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Best before date and Use by date

by Josephine Andrews

Is that still good or does it have to go? The date printed on yoghurt, cans & Co. often determines the further fate of a food item: it either stays in the fridge or kitchen cupboard or ends up in the garbage. It is important for the decision to distinguish between the best- before date (MHD) and the use -by date . Read here what these terms mean and how they differ.

What does the best before date mean?

With the use-by date, the manufacturer guarantees the point in time up to which an unopened food item will retain its typical properties. These include smell, taste, color and nutrients. The focus here is on “at least”. That means: Even after the best-before date has expired, a product can still be in perfect condition. The MHD is therefore not an expiry date!

An expired strawberry yoghurt may not be as creamy or may have lost some of its fruity flavor. But that doesn’t make it a health risk. It usually only becomes critical when mold grows on it.

The best-before date can be recognized by the note “Best before…”. It is usually given with day, month and year. But there are two exceptions: If the product has a shelf life of less than three months, day and month are sufficient. If it has a shelf life of more than 1.5 years, the year is sufficient. In this case, the product says: “Best before end…”.

For some products, the best-before date is linked to certain storage conditions. These are clearly stated on the packaging. Examples: “Shelf life at 4-8 degrees at least until…”, “Store in a cool and dry place” or “Opened and kept cool for three days”.

The best-before date is only guaranteed if you comply with these storage conditions. Otherwise, the product can change its color or consistency beforehand or actually spoil – for example mold can form. The same applies to damaged packaging.

By the way: Food can also be sold after the best-before date has expired. Their price is then usually reduced – a bargain for consumers.

You can tell whether a food is still edible by its unchanged smell, appearance and taste.

What is a use by date?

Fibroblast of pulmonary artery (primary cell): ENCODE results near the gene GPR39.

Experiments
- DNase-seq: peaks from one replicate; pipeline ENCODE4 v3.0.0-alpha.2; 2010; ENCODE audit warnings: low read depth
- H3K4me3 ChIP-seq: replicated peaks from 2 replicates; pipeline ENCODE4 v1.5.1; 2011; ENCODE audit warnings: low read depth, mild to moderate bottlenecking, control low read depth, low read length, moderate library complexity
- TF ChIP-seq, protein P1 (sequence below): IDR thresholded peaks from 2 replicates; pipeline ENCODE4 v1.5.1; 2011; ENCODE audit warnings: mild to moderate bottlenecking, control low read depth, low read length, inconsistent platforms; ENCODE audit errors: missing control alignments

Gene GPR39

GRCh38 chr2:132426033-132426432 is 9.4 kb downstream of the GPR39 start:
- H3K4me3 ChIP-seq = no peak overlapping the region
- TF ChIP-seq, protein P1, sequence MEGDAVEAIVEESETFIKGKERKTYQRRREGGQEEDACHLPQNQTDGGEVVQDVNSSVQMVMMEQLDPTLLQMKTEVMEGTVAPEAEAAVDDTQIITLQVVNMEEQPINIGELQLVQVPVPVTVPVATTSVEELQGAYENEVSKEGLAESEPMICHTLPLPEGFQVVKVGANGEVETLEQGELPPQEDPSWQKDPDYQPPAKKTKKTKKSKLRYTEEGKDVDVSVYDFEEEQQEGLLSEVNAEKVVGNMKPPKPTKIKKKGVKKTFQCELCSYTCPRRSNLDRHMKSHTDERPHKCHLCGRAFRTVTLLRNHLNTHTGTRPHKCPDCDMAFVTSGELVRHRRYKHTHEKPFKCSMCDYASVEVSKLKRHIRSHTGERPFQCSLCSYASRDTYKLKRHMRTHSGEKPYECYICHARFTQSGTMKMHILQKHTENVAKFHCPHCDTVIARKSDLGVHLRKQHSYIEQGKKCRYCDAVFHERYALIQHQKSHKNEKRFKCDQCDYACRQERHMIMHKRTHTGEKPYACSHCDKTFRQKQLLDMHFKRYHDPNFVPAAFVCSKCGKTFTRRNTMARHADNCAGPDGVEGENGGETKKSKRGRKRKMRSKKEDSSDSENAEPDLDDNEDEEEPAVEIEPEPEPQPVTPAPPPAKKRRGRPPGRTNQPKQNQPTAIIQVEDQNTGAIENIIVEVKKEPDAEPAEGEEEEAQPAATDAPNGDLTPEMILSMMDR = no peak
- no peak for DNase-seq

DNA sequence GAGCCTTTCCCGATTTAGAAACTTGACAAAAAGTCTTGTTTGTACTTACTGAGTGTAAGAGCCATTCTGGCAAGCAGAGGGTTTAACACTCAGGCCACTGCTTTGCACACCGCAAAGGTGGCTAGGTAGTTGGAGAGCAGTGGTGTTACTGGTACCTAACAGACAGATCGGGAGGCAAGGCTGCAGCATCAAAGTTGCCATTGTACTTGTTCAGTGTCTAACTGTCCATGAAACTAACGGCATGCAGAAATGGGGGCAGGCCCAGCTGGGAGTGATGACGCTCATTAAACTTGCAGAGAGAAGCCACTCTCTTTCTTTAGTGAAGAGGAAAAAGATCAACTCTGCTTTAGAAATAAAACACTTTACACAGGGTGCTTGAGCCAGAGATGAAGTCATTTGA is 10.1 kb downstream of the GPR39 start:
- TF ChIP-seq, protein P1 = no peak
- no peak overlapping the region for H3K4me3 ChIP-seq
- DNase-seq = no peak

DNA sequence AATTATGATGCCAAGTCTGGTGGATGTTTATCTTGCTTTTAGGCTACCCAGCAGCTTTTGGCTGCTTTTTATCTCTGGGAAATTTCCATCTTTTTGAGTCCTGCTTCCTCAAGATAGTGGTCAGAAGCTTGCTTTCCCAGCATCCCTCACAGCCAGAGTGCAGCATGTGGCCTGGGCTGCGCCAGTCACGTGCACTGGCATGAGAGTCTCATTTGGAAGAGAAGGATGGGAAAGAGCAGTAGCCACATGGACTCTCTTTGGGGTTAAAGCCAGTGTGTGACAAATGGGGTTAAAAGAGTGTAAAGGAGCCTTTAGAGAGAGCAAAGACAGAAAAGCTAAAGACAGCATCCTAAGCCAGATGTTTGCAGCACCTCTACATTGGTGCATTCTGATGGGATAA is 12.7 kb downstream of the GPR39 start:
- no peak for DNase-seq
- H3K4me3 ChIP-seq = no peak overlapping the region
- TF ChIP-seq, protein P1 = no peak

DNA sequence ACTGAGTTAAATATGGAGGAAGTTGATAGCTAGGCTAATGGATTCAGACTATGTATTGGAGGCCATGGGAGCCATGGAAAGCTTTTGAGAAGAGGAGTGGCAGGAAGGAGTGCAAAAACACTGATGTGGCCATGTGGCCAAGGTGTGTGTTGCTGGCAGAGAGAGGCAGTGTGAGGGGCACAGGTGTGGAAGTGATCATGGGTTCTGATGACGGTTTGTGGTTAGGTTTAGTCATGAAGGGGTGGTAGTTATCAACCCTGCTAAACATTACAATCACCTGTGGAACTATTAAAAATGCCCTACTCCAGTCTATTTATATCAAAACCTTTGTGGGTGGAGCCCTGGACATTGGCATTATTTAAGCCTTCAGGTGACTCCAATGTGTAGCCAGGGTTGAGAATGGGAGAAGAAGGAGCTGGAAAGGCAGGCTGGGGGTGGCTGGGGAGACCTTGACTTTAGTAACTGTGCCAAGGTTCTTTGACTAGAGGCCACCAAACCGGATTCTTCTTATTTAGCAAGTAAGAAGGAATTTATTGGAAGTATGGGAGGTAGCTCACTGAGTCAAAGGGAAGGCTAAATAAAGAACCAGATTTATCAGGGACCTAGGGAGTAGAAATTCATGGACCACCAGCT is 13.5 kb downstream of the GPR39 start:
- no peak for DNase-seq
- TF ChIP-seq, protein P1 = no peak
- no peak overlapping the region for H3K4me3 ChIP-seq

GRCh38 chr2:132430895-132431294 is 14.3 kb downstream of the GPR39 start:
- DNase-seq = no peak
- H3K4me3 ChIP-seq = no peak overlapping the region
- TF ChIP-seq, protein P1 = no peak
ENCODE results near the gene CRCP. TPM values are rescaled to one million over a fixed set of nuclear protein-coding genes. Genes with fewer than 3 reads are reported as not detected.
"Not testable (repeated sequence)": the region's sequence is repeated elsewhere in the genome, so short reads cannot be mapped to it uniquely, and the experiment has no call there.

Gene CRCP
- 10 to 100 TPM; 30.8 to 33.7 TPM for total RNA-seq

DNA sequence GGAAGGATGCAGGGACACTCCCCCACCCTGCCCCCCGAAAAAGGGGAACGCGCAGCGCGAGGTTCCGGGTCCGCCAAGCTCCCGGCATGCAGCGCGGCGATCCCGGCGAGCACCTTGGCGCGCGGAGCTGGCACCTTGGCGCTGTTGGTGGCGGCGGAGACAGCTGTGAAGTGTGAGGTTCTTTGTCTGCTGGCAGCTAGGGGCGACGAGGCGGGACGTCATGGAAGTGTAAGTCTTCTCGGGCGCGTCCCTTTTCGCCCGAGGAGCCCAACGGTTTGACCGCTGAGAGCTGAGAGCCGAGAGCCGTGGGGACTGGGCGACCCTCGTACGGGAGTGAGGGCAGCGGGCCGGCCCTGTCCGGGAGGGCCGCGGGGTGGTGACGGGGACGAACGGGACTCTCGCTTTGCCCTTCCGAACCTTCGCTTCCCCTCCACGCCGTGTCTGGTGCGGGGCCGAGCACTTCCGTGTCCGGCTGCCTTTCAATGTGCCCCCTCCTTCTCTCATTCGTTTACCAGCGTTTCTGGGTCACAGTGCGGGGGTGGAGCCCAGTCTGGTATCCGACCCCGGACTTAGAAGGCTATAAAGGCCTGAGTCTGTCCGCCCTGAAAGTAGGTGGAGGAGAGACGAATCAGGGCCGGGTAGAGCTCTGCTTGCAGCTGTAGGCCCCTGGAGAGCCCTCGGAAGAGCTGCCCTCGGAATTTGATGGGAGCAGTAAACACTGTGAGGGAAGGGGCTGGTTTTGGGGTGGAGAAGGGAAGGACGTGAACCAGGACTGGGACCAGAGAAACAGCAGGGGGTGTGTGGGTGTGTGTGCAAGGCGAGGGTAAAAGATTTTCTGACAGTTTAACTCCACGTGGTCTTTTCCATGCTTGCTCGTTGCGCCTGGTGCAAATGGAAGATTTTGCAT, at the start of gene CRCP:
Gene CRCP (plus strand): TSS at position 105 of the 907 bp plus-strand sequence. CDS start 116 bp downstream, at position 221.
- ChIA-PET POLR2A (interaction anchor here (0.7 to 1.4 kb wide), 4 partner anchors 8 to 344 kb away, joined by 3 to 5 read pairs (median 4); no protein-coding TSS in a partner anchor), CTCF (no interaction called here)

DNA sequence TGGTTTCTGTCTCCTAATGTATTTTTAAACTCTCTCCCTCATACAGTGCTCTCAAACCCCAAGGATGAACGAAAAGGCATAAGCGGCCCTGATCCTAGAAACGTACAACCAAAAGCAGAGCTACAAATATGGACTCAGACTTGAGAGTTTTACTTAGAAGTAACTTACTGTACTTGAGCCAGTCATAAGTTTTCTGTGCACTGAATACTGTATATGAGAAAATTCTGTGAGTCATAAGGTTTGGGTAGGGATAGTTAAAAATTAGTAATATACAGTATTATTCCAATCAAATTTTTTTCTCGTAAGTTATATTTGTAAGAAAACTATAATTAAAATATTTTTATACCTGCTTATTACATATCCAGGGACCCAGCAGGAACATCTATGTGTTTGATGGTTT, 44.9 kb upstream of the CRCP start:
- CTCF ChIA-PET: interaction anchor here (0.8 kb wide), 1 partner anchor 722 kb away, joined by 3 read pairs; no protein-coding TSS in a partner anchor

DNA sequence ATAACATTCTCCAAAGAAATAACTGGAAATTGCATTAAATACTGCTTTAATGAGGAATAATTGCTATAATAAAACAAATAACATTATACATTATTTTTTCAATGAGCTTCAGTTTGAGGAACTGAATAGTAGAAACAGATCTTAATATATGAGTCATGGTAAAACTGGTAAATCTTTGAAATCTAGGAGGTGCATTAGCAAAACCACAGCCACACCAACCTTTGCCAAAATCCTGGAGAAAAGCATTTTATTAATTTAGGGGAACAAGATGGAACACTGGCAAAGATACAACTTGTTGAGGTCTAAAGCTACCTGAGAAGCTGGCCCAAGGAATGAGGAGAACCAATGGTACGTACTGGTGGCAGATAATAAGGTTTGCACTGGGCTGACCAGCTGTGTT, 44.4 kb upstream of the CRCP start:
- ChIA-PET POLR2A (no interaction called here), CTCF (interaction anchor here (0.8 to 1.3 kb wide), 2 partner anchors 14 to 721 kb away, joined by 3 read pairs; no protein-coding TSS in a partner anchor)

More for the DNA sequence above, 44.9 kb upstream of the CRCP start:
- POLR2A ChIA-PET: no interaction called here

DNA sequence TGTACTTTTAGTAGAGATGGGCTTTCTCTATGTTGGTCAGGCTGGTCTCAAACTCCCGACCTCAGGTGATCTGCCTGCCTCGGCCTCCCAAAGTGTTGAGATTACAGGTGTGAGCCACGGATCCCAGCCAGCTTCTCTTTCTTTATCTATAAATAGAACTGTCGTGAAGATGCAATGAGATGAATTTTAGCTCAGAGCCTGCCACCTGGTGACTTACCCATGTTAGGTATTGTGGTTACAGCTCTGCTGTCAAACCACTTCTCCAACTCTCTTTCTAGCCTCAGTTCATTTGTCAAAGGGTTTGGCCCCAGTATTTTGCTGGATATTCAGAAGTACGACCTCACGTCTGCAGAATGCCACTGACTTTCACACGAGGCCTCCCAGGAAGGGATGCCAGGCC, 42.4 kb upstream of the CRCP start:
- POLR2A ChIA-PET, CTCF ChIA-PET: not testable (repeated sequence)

Perishable food can become a serious health hazard after a short period of time. This includes:

  • ground beef
  • Processed milk (packaged and raw milk subject to special regulations)
  • poultry meat
  • fish and seafood
  • smoked fish

These foods must therefore have a use-by date instead of a best-before date. It can be recognized by the note “Use by…”. The use-by date states the last day on which the food can be sold and consumed.

So the difference to the best-before date is: If the use-by date has passed, it actually applies: throw it in the garbage!

The use-by date is – as in some cases also the best-before date – linked to certain storage conditions that are stated on the packaging. Make sure that you keep the cold chain from the supermarket to your home for perishable food – especially on warm days.

Then a heat-insulating shopping bag will help. And cool down the food at home as quickly as possible. You should also carry out further processing as quickly as possible.

In contrast to products with a best-before date, foodstuffs with a use-by date may no longer be sold after it has expired.

Which foods do not require a best before or use by date?

Since 2014, certain foods have been exempt from the BBD labeling requirement under the EU Food Information Regulation. This includes products that, due to their properties or composition, can be consumed over the long term. Even food that can go moldy or putrefy within a short time and this is clearly visible does not require a best-before date or use-by date.

These include:

  • fresh vegetables and fruits that have not been peeled, cut or otherwise treated
  • Wine, fortified wine, flavored wine
  • Beverages with an alcohol content of more than ten percent by volume
  • Solid sugar
  • Baked goods that are typically eaten within 24 hours
  • Table salt (exception: iodised table salt)
  • Ice cream in portion packs
  • Vinegar
  • chewing gum and similar products for chewing


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